April 19th, 2017
The matter of the city getting involved in the closing of high schools got itself in front of city council again last night – the outcome as the same. The city is going to sit on its hands.
Denise Davy, a community advocate delegated to city council and made comments that are worth repeating and sharing.
Last month, Minister of Education Mitzie Hunter reminded School boards and municipal councils that they are required to work with and consult with each other on the impact of school closures and how they will affect the community.
To quote, Minister Hunter said, “our school boards and municipalities must make every effort to work together to ultimately support positive experiences for our students and the communities they live in.”
In an interview with CBC radio on March 29th, Minister Hunter repeated this statement that municipal leaders and school board leaders should be working together when it comes to making the difficult decisions around closures.
To quote from that interview, Minister Hunter said schools are the heart of a community, “That conversation (between school boards and councils) needs to be happening.”
This did not happen in Burlington and I believe it is a solid reason for city council to ask the province that this process be suspended.
Schools are a critical component of our city and we need to know the social and economic impact of what these closures will mean. Some municipalities have written to the province requesting a moratorium of the closure process while others have asked for staff reports to study the impact of those closures.
Sarnia’s city council did an extensive Community Impact Assessment Study that helped determine how the school closures fit in with their strategic plan.
Toronto Council voted unanimously to ask the city manager for an inventory of city interests in schools and also sent a request to the TDSB and province asking to change the school funding formula and review its approach on school closures.
The list of municipalities which have called for a suspension of the process is long so I won’t read all the names but I have printed it out.
What I want to make absolutely clear is that the high noise volume around this issue isn’t just an emotional outpouring because parents don’t want to see their child’s school close. Parents get that there are empty seats, they understand the issue of population decline just as they understand there is only so much money in the education pot.
The emails and calls you’ve been receiving are not about that. It’s about the process.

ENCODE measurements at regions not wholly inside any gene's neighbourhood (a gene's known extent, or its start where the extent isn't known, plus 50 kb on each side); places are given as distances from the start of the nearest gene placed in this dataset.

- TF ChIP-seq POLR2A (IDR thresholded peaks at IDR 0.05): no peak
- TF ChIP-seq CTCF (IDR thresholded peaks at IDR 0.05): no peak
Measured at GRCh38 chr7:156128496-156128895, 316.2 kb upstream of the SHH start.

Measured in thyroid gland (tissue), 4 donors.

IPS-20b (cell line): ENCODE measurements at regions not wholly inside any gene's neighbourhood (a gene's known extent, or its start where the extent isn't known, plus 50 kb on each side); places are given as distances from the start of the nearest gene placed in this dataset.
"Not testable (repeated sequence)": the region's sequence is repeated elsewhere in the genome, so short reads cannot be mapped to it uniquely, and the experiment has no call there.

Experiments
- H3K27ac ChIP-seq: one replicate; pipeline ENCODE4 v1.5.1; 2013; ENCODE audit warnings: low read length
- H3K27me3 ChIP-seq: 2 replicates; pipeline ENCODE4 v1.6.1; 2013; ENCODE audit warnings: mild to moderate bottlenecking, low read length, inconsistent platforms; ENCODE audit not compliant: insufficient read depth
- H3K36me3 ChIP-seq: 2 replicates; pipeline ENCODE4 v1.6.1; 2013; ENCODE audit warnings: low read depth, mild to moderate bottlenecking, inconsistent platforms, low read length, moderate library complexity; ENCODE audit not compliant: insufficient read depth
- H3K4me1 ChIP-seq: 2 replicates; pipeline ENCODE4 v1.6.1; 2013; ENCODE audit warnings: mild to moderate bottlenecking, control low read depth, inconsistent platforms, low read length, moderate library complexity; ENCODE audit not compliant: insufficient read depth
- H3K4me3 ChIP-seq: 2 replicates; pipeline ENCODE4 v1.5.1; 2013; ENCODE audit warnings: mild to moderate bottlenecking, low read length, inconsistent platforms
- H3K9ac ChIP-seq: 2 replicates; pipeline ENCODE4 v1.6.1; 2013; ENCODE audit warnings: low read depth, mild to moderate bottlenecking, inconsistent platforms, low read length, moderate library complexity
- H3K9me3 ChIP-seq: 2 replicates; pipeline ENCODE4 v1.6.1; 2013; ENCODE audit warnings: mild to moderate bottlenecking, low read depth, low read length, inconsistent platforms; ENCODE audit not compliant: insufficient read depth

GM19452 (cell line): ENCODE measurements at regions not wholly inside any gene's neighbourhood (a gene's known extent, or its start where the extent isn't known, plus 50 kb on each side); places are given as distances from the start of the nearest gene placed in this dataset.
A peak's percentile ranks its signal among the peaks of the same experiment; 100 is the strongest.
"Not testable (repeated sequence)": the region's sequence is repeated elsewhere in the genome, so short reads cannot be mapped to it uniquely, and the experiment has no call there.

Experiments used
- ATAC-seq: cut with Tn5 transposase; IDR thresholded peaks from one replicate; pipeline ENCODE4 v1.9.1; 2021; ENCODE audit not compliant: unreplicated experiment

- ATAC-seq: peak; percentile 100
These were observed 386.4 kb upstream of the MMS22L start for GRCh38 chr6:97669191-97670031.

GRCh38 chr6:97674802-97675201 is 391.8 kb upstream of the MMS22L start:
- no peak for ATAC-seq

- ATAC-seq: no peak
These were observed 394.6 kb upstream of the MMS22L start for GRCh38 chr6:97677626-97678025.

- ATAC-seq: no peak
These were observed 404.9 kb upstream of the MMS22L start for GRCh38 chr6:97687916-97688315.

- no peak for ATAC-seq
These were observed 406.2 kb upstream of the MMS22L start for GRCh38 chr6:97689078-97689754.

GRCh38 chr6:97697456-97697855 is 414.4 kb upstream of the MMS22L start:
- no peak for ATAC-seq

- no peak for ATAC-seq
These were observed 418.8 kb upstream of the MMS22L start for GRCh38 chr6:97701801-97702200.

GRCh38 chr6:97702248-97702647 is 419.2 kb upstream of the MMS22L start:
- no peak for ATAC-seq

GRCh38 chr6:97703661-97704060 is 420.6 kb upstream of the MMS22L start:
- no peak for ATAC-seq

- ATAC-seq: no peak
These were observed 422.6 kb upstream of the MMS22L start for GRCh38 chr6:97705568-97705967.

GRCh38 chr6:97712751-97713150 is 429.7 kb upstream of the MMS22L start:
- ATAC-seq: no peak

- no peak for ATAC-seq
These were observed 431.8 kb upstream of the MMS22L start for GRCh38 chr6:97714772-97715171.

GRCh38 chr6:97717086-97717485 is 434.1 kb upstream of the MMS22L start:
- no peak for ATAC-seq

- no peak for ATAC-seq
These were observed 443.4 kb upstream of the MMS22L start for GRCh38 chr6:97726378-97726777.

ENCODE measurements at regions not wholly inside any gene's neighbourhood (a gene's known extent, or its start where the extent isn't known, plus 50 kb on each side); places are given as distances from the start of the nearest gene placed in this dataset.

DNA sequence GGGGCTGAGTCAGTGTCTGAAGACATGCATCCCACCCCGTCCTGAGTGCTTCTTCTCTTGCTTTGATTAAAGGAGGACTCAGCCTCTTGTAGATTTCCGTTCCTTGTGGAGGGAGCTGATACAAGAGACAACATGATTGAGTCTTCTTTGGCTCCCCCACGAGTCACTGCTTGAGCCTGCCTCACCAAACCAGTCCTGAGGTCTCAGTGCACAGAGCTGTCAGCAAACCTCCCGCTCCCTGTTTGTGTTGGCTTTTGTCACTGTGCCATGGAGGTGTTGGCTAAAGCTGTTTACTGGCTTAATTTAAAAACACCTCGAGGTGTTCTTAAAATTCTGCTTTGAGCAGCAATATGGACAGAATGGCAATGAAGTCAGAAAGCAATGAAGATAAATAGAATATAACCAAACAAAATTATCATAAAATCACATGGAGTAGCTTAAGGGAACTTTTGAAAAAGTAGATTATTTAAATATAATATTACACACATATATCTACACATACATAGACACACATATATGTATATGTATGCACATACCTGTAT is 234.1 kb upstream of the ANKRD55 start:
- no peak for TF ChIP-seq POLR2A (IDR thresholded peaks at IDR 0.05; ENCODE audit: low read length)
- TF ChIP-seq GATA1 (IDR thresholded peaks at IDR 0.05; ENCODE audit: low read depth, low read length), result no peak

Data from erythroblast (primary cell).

As one of the hundreds of parents who have had a front row seat to this process, I can tell you not only from a procedural viewpoint it is deeply flawed, it has not followed ministry guidelines and worst of all, it has moved at such a breakneck speed that many critical questions have been left unanswered.
The closure of some 600 schools across the province is being called the largest and fastest sweep of school closures in the history of this province. And it’s all happening in communities like ours in a matter of months.
Consider that Bateman and Nelson were only officially added to the possible closure list in early February which means there will have been two and a half months to study all of the pitfalls of closing of the schools.
There have been no in-depth reports or studies detailing the short and long-term impact these closures will have on students or on the city nor has there been any detailed reports on dollar costs.
Case in point is the city pool attached to Bateman. Both Gerry Cullen, the board’s Superintendent of Facility Services and Director Stuart Miller told me in face to face separate interviews that they had no idea what would happen to Centennial pool should Bateman close nor did they know the cost of construction to separate it from the school.
Even if the province provided funding for this type of work, the pool would see far fewer people use it because it would no longer be used by students during the day, this is after some $2 million were spent on upgrading it. This is an example of how the closures would impact the city.
Central parents have asked for months about the grade 7 and 8 students who are in the high school and from what I know, they haven’t yet received an answer to that.
I came to this experience as a parent but I also brought a journalist’s perspective where I covered council meetings, OMB hearings, human rights tribunals and seen the inner workings of many processes.
I can tell you without any reservation the PAR has been the most disorganized, irresponsible and unaccountable process I have ever witnessed. Bar none.
We’re not talking about closing a strip plaza here. We’re talking about schools filled with hundreds of students and yet it’s being decided in less than three months.
Your council took longer to decide the fate of a heritage train station than a decision which will have far more ramifications.
Lastly, I want to address a concern that was raised about it being too late to step forward and that the motion would likely have no impact. I have to respectfully disagree on both points.
Your vote to support a suspension of this process could be the tipping point and even if it isn’t, it would send a message to tens of thousands of constituents that you understand their concerns.